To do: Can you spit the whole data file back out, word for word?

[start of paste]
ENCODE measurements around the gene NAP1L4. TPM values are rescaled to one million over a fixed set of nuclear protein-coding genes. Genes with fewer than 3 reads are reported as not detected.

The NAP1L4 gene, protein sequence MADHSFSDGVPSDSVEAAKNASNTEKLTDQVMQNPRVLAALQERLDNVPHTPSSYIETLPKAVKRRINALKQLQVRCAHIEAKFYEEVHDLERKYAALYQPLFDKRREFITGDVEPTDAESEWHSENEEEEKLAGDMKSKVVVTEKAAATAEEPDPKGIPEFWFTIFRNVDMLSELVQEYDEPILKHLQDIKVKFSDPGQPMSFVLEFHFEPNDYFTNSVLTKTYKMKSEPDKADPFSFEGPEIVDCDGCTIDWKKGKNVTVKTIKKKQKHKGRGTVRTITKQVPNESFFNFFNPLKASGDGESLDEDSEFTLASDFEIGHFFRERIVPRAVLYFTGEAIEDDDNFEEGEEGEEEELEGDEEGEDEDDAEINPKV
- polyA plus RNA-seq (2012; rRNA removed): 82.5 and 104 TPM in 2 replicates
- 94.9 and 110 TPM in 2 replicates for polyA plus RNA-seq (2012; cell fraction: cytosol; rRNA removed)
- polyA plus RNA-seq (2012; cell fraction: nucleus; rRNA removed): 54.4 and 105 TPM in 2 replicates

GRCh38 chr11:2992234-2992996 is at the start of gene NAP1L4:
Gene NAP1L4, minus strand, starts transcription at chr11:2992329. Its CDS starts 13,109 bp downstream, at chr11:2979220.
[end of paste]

ENCODE measurements around the gene NAP1L4. TPM values are rescaled to one million over a fixed set of nuclear protein-coding genes. Genes with fewer than 3 reads are reported as not detected.

The NAP1L4 gene, protein sequence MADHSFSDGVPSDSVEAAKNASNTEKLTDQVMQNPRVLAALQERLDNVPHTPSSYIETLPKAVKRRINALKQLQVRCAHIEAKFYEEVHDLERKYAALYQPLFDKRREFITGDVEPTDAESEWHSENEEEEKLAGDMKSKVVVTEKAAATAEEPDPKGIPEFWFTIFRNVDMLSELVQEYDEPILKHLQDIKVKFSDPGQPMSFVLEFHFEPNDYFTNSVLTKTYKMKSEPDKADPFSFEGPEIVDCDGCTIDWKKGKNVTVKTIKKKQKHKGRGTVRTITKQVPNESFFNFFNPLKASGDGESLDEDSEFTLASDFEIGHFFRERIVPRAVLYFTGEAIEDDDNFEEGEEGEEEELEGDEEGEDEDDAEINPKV
- polyA plus RNA-seq (2012; rRNA removed): 82.5 and 104 TPM in 2 replicates
- 94.9 and 110 TPM in 2 replicates for polyA plus RNA-seq (2012; cell fraction: cytosol; rRNA removed)
- polyA plus RNA-seq (2012; cell fraction: nucleus; rRNA removed): 54.4 and 105 TPM in 2 replicates

GRCh38 chr11:2992234-2992996 is at the start of gene NAP1L4:
Gene NAP1L4, minus strand, starts transcription at chr11:2992329. Its CDS starts 13,109 bp downstream, at chr11:2979220.